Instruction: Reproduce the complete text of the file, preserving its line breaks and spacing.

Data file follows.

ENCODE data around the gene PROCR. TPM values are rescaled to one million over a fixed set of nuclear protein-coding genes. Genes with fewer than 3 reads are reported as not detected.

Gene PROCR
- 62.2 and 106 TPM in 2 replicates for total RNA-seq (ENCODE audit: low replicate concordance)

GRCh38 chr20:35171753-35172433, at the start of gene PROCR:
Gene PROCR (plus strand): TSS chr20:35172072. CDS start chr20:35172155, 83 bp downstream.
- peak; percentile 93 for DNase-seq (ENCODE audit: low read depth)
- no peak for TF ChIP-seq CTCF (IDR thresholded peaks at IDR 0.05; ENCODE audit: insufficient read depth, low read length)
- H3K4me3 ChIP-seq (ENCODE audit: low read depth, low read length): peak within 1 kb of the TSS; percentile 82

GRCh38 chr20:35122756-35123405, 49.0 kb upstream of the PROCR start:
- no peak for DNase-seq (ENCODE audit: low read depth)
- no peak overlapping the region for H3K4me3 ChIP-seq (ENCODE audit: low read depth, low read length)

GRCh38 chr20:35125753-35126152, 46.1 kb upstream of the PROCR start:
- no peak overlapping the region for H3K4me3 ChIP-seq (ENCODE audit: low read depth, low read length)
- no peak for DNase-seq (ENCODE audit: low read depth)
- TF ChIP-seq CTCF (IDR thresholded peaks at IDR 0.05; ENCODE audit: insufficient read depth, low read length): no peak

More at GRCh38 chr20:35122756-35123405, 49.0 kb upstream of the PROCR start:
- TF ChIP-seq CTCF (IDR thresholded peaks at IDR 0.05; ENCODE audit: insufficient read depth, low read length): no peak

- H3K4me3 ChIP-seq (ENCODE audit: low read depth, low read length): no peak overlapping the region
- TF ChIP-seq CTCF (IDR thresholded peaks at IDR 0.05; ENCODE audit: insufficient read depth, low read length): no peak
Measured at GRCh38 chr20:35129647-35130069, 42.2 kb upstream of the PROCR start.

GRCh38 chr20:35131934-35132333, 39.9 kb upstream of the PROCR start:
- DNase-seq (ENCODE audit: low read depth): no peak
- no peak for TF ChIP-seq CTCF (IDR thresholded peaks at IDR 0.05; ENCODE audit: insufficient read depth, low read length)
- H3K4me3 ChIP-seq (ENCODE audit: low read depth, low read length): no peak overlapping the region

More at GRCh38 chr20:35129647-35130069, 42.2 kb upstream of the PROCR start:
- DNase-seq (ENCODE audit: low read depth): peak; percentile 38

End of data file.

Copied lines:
ENCODE data around the gene PROCR. TPM values are rescaled to one million over a fixed set of nuclear protein-coding genes. Genes with fewer than 3 reads are reported as not detected.

Gene PROCR
- 62.2 and 106 TPM in 2 replicates for total RNA-seq (ENCODE audit: low replicate concordance)

GRCh38 chr20:35171753-35172433, at the start of gene PROCR:
Gene PROCR (plus strand): TSS chr20:35172072. CDS start chr20:35172155, 83 bp downstream.
- peak; percentile 93 for DNase-seq (ENCODE audit: low read depth)
- no peak for TF ChIP-seq CTCF (IDR thresholded peaks at IDR 0.05; ENCODE audit: insufficient read depth, low read length)
- H3K4me3 ChIP-seq (ENCODE audit: low read depth, low read length): peak within 1 kb of the TSS; percentile 82

GRCh38 chr20:35122756-35123405, 49.0 kb upstream of the PROCR start:
- no peak for DNase-seq (ENCODE audit: low read depth)
- no peak overlapping the region for H3K4me3 ChIP-seq (ENCODE audit: low read depth, low read length)

GRCh38 chr20:35125753-35126152, 46.1 kb upstream of the PROCR start:
- no peak overlapping the region for H3K4me3 ChIP-seq (ENCODE audit: low read depth, low read length)
- no peak for DNase-seq (ENCODE audit: low read depth)
- TF ChIP-seq CTCF (IDR thresholded peaks at IDR 0.05; ENCODE audit: insufficient read depth, low read length): no peak

More at GRCh38 chr20:35122756-35123405, 49.0 kb upstream of the PROCR start:
- TF ChIP-seq CTCF (IDR thresholded peaks at IDR 0.05; ENCODE audit: insufficient read depth, low read length): no peak

- H3K4me3 ChIP-seq (ENCODE audit: low read depth, low read length): no peak overlapping the region
- TF ChIP-seq CTCF (IDR thresholded peaks at IDR 0.05; ENCODE audit: insufficient read depth, low read length): no peak
Measured at GRCh38 chr20:35129647-35130069, 42.2 kb upstream of the PROCR start.

GRCh38 chr20:35131934-35132333, 39.9 kb upstream of the PROCR start:
- DNase-seq (ENCODE audit: low read depth): no peak
- no peak for TF ChIP-seq CTCF (IDR thresholded peaks at IDR 0.05; ENCODE audit: insufficient read depth, low read length)
- H3K4me3 ChIP-seq (ENCODE audit: low read depth, low read length): no peak overlapping the region

More at GRCh38 chr20:35129647-35130069, 42.2 kb upstream of the PROCR start:
- DNase-seq (ENCODE audit: low read depth): peak; percentile 38